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SQLAlchemy: ORM

00:00 In the previous lesson, I finished up the core part of SQLAlchemy. In this lesson, I’ll show you how to use the ORM. An ORM or object-relational mapping is an abstraction where Python objects map to tables in the database.

00:16 Any query you make will result in objects instead of lists of tuples, and the properties on the objects reflect the column data from the table. Objects can also have references to other objects abstracting the concept of foreign keys.

00:33 All of this is built on top of the core part of the SQLAlchemy library, meaning they didn’t have to reinvent the wheel here. Let’s play with some code to get some better understanding.

00:46 The key to any ORM is declaring your objects to map them into your database. In most ORMs, you have to inherit from some base class that helps give the library information about what you’re abstracting.

01:00 In SQLAlchemy, you kind of have to do this twice. The declarative base class is meant as a grandparent class you use to create a base class for your model objects.

01:11 As far as I can tell, this has something to do with how the underlying table constructs are generated. In older versions of SQLAlchemy, you used a function to generate this class, so I suspect for the most part it’s done this way for historical reasons.

01:27 Once you’ve got that base class, you declare a model class that inherits from it. Your model corresponds to a table in the database. This would be the author table.

01:37 You indicate that using the __table__ attribute, you then declare attributes on the class that define the columns. This is one of the changes in SQLAlchemy 2.

01:50 Formally, you used a column object to do this, but the latest version takes advantage of type hints to reduce the amount of code you have to write. Let me start with one of the simpler ones as the first name field is a string and doesn’t need any other info for its declaration.

02:06 You define it using the mapped type object and pass in string. In more complex cases where you need to give the database more information, you add to the mapped type hint by calling the mapped_column() function.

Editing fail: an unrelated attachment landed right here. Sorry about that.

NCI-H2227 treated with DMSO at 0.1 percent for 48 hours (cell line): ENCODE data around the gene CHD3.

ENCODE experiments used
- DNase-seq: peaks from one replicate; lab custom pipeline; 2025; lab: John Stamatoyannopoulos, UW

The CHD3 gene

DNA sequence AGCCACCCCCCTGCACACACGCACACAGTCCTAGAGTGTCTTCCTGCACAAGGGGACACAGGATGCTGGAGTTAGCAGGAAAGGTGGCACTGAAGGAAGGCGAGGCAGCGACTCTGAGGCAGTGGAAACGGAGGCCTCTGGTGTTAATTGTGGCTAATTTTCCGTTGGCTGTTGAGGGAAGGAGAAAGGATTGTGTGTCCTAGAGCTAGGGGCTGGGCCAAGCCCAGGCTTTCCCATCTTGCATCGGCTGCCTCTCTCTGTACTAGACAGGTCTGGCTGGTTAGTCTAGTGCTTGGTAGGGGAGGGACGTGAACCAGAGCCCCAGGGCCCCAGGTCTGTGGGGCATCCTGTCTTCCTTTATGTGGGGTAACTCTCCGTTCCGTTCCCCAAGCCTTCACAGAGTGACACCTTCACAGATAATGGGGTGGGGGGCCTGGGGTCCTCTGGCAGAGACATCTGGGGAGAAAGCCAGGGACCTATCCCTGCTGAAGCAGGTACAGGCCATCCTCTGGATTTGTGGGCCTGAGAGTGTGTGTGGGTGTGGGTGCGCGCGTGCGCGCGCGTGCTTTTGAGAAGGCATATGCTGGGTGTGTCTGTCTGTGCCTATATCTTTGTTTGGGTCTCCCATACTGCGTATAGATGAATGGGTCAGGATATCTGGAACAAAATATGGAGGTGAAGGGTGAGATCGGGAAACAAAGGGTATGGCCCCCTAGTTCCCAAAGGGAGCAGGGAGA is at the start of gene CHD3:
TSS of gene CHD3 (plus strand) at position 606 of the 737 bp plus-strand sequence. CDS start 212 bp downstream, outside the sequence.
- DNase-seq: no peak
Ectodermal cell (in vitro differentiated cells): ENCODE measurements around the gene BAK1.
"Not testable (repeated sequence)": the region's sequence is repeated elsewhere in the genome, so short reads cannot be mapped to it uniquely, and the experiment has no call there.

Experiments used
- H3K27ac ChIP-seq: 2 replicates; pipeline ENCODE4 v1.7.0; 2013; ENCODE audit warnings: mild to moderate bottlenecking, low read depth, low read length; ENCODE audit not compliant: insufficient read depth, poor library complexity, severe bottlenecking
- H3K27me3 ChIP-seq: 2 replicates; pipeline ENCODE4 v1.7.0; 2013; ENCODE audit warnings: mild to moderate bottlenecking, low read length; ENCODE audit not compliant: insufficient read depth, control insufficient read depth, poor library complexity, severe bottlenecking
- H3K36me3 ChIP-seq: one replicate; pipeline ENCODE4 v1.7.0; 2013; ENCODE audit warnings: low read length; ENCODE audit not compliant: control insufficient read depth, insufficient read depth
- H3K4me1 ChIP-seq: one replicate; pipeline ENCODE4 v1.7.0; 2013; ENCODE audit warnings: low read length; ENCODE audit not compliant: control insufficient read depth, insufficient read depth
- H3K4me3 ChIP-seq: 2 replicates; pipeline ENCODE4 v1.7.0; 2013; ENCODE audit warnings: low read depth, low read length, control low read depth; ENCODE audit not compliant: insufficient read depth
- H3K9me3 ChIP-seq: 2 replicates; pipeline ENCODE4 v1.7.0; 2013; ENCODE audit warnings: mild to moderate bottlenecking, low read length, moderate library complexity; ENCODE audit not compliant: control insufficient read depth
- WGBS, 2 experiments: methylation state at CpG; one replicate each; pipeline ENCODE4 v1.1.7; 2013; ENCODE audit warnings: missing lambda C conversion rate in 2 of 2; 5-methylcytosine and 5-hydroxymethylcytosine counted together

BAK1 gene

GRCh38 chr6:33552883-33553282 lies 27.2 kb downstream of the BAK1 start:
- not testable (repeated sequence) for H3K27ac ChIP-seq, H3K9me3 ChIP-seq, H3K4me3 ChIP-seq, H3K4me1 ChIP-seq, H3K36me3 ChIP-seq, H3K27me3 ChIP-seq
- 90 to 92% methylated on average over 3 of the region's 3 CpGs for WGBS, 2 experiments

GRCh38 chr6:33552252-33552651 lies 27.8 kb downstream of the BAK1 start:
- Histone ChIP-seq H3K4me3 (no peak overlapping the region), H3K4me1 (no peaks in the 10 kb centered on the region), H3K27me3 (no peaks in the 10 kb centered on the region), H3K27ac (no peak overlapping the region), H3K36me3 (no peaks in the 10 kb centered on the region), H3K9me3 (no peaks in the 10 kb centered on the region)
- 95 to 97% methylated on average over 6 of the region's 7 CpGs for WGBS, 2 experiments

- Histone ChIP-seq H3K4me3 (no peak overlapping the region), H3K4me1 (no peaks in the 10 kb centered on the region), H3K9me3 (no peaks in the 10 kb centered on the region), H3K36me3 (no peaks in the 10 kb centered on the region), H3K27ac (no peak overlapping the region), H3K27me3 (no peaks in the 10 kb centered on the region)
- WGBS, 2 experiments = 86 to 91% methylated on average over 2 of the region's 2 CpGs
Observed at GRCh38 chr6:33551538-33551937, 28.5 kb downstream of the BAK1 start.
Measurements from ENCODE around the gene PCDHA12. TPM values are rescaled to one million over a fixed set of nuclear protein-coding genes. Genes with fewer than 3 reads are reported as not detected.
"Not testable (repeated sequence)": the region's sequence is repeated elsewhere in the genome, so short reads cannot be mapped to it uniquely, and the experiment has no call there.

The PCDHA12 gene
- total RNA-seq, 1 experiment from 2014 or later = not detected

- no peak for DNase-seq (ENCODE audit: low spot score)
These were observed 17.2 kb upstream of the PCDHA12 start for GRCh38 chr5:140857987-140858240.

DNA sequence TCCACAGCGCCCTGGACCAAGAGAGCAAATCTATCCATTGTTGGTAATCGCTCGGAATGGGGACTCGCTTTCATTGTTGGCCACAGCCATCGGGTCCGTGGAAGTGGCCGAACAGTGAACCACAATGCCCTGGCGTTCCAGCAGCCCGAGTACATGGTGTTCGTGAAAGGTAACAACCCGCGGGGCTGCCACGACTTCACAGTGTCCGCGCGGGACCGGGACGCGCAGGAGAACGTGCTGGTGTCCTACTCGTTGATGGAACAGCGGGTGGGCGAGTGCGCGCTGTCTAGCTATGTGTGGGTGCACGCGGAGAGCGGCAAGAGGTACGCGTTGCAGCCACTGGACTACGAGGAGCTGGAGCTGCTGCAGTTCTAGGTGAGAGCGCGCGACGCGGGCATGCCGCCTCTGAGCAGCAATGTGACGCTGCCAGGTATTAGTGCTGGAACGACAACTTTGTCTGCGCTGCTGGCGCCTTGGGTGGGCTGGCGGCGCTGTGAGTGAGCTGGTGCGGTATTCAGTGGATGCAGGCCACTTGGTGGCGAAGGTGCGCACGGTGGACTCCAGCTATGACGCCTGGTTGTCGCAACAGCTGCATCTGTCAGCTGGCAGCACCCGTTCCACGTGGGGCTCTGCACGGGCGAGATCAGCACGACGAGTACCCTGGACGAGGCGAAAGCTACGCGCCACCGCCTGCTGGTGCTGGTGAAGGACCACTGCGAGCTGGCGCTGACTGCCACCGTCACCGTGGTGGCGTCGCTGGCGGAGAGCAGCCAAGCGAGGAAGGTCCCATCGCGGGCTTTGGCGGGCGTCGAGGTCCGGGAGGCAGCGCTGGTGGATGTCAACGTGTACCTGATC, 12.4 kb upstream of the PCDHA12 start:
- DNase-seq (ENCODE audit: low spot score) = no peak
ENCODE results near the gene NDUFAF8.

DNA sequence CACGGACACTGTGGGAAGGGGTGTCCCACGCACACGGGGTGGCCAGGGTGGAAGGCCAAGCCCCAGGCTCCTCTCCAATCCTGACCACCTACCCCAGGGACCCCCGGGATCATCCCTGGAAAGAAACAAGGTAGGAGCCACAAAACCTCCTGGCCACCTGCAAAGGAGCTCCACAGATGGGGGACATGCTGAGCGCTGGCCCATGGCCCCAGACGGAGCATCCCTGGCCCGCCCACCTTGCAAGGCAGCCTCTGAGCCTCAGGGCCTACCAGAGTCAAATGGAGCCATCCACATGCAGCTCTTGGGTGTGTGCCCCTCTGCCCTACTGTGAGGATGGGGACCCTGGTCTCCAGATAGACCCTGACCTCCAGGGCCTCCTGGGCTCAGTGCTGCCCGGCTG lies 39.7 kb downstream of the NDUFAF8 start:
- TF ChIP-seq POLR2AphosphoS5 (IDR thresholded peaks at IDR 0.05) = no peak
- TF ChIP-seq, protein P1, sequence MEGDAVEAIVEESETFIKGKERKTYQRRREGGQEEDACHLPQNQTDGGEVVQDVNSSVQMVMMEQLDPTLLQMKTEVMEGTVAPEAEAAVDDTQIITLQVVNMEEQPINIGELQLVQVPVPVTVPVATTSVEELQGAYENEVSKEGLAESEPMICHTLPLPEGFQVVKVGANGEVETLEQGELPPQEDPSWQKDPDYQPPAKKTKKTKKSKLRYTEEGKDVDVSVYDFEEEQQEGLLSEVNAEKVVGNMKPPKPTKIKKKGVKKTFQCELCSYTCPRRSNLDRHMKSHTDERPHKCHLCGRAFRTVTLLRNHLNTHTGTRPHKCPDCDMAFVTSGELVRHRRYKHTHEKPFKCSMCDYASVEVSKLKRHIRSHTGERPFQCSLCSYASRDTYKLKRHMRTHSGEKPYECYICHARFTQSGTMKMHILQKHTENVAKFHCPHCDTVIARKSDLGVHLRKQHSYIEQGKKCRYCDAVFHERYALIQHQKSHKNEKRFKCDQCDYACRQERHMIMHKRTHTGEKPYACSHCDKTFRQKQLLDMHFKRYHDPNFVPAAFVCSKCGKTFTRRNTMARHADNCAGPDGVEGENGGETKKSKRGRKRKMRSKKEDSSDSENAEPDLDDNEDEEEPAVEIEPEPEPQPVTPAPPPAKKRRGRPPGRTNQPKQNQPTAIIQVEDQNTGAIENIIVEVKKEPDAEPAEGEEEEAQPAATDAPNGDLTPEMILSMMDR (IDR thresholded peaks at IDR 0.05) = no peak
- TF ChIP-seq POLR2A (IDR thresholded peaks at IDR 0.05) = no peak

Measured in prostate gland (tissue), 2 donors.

02:20 The extra stuff you need to tell SQLAlchemy about goes in the call to the function. In this case, I’m telling the ORM that not only is author_id an integer, but it’s also the primary key.

02:34 Below those first three fields is books. I’ll come back to that in a second after I’ve shown you what a book looks like and then I can discuss what a relationship means.

02:44 Let me scroll down. Here inside of the book declaration, you can see similar kinds of declarations happening with a book_id and a title. Now let’s talk about relationships between objects.

02:59 Here the book declares an author_id field to store the primary key of the foreign key author to indicate that this is in fact a foreign key.

03:09 You once more use the mapped column function this time passing in a foreign key object. The foreign key object takes an argument, which is a string giving the table and column name of the relationship.

03:22 In this case, that’s the author table and the author_id column inside of it. I’m also stating that this column can’t be null. A book has to have an author. Because this is a foreign key, SQLAlchemy provides you the ability to create queries linking the objects both forwards and backwards.

03:43 Unlike the author_id attribute, the author attribute doesn’t correspond to a column in the database. It’s simply a relationship on the object.

03:53 You declare that with the relationship() function, this function needs to know what to call the backwards relationship so that it back populates the attribute which accesses an author.

04:05 In this case is going to be books. So author.books will point to book objects. Let me go back up to the author now. Here I’ve done something similar telling SQLAlchemy that the book class has a foreign key pointing to the author class.